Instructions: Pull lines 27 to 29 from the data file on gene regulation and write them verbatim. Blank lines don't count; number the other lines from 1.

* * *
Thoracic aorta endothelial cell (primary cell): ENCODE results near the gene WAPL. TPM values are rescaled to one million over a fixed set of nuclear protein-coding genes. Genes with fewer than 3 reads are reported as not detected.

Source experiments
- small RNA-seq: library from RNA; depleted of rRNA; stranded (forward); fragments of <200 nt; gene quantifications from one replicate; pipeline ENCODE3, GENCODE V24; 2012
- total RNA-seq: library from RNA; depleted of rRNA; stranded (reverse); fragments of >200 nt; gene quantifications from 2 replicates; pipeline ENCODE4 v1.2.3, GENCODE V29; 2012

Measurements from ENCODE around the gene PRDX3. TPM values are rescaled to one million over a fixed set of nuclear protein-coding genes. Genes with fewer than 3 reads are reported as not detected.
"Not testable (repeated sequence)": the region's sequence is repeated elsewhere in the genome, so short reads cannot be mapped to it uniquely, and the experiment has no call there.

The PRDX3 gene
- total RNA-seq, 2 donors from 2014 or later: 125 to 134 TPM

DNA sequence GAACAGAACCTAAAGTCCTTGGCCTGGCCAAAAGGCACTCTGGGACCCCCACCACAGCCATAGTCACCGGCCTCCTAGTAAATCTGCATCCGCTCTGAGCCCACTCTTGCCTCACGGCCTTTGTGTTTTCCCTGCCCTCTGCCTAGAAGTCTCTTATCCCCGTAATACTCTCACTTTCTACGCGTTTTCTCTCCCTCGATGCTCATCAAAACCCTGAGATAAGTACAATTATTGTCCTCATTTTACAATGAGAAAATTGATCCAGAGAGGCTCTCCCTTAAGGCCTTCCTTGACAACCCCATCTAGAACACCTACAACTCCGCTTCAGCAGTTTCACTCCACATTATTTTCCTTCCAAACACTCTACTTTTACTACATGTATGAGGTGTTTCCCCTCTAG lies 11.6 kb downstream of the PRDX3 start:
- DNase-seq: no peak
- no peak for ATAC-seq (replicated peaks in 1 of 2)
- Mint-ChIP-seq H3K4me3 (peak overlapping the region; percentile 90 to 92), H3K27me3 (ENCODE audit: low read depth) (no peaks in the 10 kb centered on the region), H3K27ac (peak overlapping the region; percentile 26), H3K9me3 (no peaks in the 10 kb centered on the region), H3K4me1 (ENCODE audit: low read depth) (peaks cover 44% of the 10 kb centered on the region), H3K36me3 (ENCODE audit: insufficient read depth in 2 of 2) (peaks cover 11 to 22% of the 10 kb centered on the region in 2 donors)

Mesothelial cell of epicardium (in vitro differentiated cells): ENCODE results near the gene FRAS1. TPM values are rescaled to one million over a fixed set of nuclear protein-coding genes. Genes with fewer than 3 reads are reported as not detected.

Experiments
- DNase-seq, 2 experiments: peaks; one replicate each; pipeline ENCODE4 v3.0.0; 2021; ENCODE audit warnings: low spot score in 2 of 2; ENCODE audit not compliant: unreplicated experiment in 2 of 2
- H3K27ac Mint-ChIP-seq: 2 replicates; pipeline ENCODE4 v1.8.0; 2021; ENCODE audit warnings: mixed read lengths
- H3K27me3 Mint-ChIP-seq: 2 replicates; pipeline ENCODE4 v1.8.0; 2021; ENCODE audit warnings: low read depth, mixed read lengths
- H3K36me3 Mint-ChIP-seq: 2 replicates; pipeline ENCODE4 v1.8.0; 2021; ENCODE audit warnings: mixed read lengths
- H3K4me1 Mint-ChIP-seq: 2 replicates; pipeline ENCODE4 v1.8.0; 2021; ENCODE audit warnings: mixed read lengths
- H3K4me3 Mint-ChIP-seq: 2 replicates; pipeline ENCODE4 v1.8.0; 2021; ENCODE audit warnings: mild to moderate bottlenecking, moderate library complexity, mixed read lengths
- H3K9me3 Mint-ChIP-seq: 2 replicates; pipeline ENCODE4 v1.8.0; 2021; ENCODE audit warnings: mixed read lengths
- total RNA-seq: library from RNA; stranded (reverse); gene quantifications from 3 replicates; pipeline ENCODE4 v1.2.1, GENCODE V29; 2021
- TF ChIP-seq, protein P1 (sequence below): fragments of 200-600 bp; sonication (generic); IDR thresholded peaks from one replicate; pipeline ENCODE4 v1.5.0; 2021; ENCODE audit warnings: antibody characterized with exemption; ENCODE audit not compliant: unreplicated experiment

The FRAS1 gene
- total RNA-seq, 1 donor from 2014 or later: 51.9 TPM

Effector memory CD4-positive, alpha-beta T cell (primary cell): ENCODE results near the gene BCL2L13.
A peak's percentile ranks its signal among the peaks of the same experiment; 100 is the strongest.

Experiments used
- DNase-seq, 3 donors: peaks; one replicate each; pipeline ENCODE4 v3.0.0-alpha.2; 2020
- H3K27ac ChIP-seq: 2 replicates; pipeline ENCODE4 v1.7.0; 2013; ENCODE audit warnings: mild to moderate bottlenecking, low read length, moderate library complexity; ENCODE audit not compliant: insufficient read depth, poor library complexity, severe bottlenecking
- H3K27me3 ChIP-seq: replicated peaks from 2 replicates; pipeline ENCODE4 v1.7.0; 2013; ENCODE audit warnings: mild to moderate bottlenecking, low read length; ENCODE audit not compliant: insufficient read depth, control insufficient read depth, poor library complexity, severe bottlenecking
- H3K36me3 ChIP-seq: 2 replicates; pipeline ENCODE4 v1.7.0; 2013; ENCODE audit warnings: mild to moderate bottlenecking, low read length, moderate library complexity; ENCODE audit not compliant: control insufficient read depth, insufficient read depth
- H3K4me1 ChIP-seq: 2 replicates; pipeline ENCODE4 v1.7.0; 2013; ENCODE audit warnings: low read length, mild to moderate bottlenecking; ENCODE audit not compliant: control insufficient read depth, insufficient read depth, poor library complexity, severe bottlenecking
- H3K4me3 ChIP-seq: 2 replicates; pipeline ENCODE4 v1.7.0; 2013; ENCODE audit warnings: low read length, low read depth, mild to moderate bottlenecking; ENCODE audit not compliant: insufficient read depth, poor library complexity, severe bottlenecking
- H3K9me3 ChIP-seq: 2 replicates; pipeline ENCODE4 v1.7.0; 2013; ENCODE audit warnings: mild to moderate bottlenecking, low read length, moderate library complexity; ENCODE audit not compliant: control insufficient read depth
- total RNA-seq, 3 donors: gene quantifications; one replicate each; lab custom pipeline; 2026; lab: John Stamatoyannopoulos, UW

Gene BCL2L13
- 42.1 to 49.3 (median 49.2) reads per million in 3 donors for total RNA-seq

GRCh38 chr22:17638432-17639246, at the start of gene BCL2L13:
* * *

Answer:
A peak's percentile ranks its signal among the peaks of the same experiment; 100 is the strongest.

Experiments used
- DNase-seq, 3 donors: peaks; one replicate each; pipeline ENCODE4 v3.0.0-alpha.2; 2020